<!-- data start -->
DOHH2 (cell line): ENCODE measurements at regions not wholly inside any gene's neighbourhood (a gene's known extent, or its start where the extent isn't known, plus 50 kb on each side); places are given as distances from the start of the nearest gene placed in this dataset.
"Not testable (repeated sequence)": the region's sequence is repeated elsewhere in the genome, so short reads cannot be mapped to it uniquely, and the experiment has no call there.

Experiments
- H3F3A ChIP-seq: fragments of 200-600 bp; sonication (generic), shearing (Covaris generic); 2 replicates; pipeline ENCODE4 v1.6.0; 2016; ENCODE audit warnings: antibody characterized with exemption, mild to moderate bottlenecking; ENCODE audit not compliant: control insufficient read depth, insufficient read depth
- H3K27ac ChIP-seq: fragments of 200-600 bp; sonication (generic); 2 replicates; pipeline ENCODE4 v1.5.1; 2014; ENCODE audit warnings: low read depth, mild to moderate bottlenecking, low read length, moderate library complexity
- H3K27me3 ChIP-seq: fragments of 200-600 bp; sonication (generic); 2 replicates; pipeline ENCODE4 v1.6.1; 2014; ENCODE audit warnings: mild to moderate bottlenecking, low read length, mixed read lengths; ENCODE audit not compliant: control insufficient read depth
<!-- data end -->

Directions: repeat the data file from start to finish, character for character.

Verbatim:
DOHH2 (cell line): ENCODE measurements at regions not wholly inside any gene's neighbourhood (a gene's known extent, or its start where the extent isn't known, plus 50 kb on each side); places are given as distances from the start of the nearest gene placed in this dataset.
"Not testable (repeated sequence)": the region's sequence is repeated elsewhere in the genome, so short reads cannot be mapped to it uniquely, and the experiment has no call there.

Experiments
- H3F3A ChIP-seq: fragments of 200-600 bp; sonication (generic), shearing (Covaris generic); 2 replicates; pipeline ENCODE4 v1.6.0; 2016; ENCODE audit warnings: antibody characterized with exemption, mild to moderate bottlenecking; ENCODE audit not compliant: control insufficient read depth, insufficient read depth
- H3K27ac ChIP-seq: fragments of 200-600 bp; sonication (generic); 2 replicates; pipeline ENCODE4 v1.5.1; 2014; ENCODE audit warnings: low read depth, mild to moderate bottlenecking, low read length, moderate library complexity
- H3K27me3 ChIP-seq: fragments of 200-600 bp; sonication (generic); 2 replicates; pipeline ENCODE4 v1.6.1; 2014; ENCODE audit warnings: mild to moderate bottlenecking, low read length, mixed read lengths; ENCODE audit not compliant: control insufficient read depth